— Taylor from Castro
One of the Middle East’s most celebrated voices, Rabih Alameddine follows his international bestseller, The Hakawati, with an enchanting story of a book-loving, obsessive, seventy-two-year-old unnecessary” woman.
Aaliya Saleh lives alone in her Beirut apartment, surrounded by stockpiles of books. Godless, fatherless, childless, and divorced, Aaliya is her family’s unnecessary appendage.” Every year, she translates a new favorite book into Arabic, then stows it away. The thirty-seven books that Aaliya has translated over her lifetime have never been readby anyone.
In this breathtaking portrait of a reclusive woman’s late-life crisis, readers follow Aaliya’s digressive mind as it ricochets across visions of past and present Beirut. Colorful musings on literature, philosophy, and art are invaded by memories of the Lebanese Civil War and Aaliya’s own volatile past. As she tries to overcome her aging body and spontaneous emotional upwellings, Aaliya is faced with an unthinkable disaster that threatens to shatter the little life she has left.
A love letter to literature and its power to define who we are, the prodigiously gifted Rabih Alameddine has given us a nuanced rendering of one woman's life in the Middle East.
Praise for AN UNNECESSARY WOMAN
[I]rresistible [the author] offers winningly unrestricted access to the thoughts of his affectionate, urbane, vulnerable and fractiously opinionated heroine. Aaliya says that when she reads, she tries to 'let the wall crumble just a bit, the barricade that separates me from the book.' Mr. Alameddine's portrayal of a life devoted to the intellect is so candid and human that, for a time, readers can forget that any such barrier exists.”Wall Street Journal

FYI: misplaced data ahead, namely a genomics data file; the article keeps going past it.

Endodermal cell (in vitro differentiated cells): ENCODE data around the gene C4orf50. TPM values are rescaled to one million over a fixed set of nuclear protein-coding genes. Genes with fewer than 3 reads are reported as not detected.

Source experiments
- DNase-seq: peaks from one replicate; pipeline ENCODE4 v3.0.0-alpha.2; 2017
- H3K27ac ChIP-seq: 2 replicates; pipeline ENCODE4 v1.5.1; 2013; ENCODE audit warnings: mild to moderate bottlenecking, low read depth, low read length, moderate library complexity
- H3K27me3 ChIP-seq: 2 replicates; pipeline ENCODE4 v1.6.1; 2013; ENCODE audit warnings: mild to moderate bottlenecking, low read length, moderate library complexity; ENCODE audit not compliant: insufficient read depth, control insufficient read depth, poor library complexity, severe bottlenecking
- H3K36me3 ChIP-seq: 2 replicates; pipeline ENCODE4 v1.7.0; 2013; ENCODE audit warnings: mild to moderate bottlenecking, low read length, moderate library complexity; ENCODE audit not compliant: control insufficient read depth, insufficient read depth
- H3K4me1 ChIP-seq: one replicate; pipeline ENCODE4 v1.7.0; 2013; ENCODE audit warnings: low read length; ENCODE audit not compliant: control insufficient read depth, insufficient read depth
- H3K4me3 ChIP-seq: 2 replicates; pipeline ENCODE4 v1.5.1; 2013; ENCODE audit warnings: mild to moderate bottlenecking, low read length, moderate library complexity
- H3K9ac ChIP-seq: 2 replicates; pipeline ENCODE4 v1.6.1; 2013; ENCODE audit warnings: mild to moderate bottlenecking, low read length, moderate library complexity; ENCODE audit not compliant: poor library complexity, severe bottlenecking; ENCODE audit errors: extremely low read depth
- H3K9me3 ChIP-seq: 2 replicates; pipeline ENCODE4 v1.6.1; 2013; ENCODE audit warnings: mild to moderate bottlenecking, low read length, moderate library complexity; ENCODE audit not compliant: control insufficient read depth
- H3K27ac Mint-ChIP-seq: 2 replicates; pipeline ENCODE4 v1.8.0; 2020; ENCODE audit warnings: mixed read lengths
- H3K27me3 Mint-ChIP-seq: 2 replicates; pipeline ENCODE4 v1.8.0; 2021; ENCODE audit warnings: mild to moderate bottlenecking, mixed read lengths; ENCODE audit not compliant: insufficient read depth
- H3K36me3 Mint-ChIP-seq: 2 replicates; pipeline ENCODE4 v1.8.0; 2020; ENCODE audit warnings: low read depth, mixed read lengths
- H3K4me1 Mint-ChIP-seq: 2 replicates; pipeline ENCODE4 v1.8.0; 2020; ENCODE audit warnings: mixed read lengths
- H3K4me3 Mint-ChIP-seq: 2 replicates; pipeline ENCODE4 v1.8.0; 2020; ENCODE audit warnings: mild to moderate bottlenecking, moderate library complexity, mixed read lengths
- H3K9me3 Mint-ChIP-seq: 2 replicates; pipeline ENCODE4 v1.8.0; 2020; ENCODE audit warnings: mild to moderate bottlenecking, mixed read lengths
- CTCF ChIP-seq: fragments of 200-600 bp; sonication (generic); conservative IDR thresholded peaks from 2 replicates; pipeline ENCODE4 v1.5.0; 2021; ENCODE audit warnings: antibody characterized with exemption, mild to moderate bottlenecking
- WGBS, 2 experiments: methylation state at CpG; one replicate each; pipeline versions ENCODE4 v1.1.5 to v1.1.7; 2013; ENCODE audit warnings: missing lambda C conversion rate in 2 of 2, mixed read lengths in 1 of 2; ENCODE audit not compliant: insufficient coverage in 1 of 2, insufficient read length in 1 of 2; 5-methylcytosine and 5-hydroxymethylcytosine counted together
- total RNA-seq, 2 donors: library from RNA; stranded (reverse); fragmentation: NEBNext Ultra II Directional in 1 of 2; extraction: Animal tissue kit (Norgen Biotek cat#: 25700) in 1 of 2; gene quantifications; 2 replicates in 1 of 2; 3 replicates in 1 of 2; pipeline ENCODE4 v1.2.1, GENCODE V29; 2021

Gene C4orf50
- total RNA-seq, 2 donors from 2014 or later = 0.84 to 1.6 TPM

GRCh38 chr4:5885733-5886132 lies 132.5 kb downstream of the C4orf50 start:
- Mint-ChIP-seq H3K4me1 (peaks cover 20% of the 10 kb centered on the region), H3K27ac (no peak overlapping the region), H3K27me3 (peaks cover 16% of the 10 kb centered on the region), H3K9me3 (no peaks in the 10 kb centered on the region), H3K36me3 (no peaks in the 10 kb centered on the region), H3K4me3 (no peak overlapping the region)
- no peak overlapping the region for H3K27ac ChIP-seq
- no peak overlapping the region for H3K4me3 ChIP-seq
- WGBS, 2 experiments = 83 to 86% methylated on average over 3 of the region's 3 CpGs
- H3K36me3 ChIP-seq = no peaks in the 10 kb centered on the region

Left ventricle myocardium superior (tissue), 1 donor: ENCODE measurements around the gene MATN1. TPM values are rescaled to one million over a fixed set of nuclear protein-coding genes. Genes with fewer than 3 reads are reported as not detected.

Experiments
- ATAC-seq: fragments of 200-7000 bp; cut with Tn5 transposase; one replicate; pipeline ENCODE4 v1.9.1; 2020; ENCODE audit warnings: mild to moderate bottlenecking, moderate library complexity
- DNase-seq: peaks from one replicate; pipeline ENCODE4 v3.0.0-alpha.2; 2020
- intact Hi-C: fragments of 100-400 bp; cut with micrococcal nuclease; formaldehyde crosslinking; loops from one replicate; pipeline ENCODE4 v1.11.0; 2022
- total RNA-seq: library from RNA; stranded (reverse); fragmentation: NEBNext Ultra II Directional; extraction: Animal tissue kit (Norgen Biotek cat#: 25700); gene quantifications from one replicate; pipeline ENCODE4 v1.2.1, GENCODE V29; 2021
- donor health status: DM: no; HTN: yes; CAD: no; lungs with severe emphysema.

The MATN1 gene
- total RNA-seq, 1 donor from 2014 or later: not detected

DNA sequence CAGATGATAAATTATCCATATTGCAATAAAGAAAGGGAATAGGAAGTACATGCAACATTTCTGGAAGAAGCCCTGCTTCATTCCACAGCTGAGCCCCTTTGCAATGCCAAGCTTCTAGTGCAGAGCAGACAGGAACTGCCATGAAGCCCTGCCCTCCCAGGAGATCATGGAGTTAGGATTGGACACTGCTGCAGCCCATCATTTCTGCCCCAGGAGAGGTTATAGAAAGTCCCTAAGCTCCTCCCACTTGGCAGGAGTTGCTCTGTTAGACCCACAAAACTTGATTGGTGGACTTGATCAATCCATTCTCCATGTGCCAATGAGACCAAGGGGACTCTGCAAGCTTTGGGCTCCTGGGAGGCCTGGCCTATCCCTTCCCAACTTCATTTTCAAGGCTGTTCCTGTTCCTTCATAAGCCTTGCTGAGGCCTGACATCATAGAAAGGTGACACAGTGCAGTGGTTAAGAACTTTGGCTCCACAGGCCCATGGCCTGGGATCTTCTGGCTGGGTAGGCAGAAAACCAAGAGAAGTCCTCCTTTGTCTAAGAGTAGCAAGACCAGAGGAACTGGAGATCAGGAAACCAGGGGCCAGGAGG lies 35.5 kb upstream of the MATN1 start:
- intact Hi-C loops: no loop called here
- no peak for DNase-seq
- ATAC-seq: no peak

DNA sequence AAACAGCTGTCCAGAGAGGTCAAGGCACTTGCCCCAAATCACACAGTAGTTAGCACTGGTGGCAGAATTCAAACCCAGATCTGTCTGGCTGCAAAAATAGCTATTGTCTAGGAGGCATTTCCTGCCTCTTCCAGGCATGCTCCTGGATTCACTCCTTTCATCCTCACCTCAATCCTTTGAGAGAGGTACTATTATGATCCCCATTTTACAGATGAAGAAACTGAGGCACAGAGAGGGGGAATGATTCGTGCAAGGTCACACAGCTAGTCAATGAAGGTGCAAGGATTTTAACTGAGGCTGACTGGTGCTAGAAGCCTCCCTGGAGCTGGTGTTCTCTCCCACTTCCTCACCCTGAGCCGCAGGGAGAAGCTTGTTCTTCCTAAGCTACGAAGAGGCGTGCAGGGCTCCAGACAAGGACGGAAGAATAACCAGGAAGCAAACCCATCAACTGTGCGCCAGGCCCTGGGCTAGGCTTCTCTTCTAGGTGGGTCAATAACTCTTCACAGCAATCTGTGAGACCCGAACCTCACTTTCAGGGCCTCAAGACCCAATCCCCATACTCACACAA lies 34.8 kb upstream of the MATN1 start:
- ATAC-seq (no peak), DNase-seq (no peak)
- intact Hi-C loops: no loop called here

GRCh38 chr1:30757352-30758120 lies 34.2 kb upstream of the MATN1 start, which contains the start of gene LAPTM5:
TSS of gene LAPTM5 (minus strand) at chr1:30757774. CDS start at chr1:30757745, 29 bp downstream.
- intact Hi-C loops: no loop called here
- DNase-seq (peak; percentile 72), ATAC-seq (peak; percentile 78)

Alameddinehas conjured a beguiling narrator in his engaging novel, a woman who is, like her city, hard to read, hard to take, hard to know and, ultimately, passionately complex.”San Francisco Chronicle
You can't help but love this character.”Arun Rath, NPR’s All Things Considered
A restlessly intelligent novel built around an unforgettable charactera novel full of elegant, poetic sentences.”Minneapolis Star Tribune
I can’t remember the last time I was so gripped simply by a novel’s voice. Alameddine makes it clear that a sheltered life is not necessarily a shuttered one. Aaliya is thoughtful, she’s complex, she’s humorous and critical.”NPR.com
"An intimate, melancholy and superb tour de force...Alameddine’s storytelling is rich with a bookish humor that’s accessible without being condescending. A gemlike and surprisingly lively study of an interior life."Kirkus(starred review)
Studded with quotations and succinct observations, this remarkable novel by Alameddine is a paean to fiction, poetry, and female friendship. Dip into it, make a reading list from it, or simply bask in its sharp, smart prose.” Michele Leber, Booklist (starred review)
"Alameddine’s most glorious passages are those that simply relate Aalyia’s thoughts, which read like tiny, wonderful essays. A central concern of the book is the nature of the desire of artistic creators for their work to matter, which the author treats with philosophical suspicion. In the end, Aalyia’s epiphany is joyful and freeing."Publishers Weekly (starred review)